I minded for a bit. I minded that my friends lives moved seamlessly along whilst mine had stalled on some lonely road with nobody to ask directions of. I minded that I called and they sounded distracted. Busy, social, at the hairdresser’s, God damn it! I eagerly counted the days until we could rendezvous and exchange news (over a cappuccino).


But the old, slow passage of time massages the sting out of missing. This time – when we were back ‘home’ in the north of Tanzania, amongst those we’d known so well for so long – I noticed a shift. In old acquaintances. And in me.


A friend and I agree to meet for lunch. She is preoccupied and in a hurry. We don’t have as much to say to one another as we did once. There are awkward silences where we pretend to be contemplating what the other has said when in fact we are casting about frantically for something to say. (Or at least I am: lest it be surmised Outpost living has reduced me to tedious beyond tolerance). But I realize, half way through my panini, that she is humouring me: she felt obliged to meet me for old time’s sake (hers as much as mine). We are both clinging to a past although our presents are wildly divorced. I have reached my sell-by-date I observe wryly, but without rancour.  It happens: some friendships are built to last, regardless of geography.


Some aren’t.


Those that were will never be about chewing on a piece of panini whilst you worry what to say next. Good friendships, when you pick up the last conversation you had as if there was never a three week or three month or three year lull, means lunch either gets cold or you talk with your mouth full for there is always so much to say. I had lunches like that last week too.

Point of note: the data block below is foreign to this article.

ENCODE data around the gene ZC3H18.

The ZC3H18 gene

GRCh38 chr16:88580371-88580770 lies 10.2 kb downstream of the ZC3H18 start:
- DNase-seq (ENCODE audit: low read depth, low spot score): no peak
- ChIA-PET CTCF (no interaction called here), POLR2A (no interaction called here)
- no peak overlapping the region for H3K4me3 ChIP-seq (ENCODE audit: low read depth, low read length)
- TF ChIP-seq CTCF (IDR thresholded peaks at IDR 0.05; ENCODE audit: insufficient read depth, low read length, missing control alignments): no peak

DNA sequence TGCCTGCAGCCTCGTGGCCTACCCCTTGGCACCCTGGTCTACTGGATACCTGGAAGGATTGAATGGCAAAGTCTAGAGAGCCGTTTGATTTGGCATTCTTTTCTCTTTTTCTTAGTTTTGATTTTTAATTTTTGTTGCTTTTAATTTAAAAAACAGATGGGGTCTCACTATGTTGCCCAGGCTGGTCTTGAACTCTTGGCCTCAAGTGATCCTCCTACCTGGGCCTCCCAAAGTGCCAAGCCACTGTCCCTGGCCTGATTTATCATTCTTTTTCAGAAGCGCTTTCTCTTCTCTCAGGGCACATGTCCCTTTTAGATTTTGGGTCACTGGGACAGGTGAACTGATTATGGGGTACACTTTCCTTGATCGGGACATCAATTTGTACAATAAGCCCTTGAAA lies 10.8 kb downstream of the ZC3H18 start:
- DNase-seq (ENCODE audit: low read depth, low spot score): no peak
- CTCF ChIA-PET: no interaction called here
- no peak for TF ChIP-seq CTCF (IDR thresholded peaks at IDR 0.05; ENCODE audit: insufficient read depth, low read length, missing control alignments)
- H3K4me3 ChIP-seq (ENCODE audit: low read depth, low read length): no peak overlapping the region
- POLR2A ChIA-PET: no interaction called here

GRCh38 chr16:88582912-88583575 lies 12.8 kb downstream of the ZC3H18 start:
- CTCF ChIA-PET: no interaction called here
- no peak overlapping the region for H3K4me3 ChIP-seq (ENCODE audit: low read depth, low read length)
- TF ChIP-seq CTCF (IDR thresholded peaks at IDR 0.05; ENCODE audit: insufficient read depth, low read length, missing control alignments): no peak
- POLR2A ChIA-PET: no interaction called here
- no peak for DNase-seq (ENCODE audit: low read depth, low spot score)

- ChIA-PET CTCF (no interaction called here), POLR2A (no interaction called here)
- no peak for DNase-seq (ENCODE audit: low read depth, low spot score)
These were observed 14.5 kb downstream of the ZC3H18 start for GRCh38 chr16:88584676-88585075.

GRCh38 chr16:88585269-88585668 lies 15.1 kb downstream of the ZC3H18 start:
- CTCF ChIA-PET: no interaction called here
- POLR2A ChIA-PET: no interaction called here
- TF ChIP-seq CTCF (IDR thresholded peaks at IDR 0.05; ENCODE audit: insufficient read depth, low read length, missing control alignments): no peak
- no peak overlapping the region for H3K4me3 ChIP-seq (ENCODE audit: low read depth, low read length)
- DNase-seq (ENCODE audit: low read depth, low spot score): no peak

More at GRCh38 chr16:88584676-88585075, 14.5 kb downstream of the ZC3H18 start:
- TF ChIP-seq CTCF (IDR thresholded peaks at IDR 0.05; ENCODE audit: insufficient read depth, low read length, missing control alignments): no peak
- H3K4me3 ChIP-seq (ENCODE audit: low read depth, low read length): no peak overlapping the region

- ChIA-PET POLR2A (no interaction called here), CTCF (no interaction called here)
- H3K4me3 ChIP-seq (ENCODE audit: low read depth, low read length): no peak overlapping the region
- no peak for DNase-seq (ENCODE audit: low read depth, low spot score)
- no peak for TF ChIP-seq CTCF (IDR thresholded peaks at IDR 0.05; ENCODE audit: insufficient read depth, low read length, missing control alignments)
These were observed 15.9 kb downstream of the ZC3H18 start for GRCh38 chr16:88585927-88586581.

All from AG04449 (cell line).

But the erosion of that one friendship personified the releasing of the knuckle white tight grip I had on what was home. 


I drove back to the Outpost yesterday and emerged above the plateau beyond Mt Hanang where the sun was shining again. Where low, black, soggily saturated skies gave way to a deep blue galloping cheerfully with horses tails. I peeled off my jumper for the first time in a week. I watched the Wambere Swamp roll out before me as we descended the Sekenke escarpment. Africa looked very big.  It always does out here. Its vastness hasn’t had urban holes picked in it. That frightened me once: that unapologetic immensity.


It didn’t yesterday; yesterday I just thought: Thank God; almost home.





lessons in learning

May 19, 2008

I am in Arusha. Where you can get your roots done. Where you can drink capuccino. Where you can speak to people other than your husband in English. But where, apparently, the sun has quite forgotten how to shine.

I drove up yesterday. I might just as well have flown in from another hempisphere: I left the glorious blue skies of the outpost behind (as well as all my warm clothes and an umbrella). Its not cool to arrive in civilisation looking like an unforunate hybrid of drowned rat/bag lady. Primarily because other people (women who never have tell tale roots and who know what a capuccino tastes like) will say ”gosh, she’s really gone bush hasn’t she?”.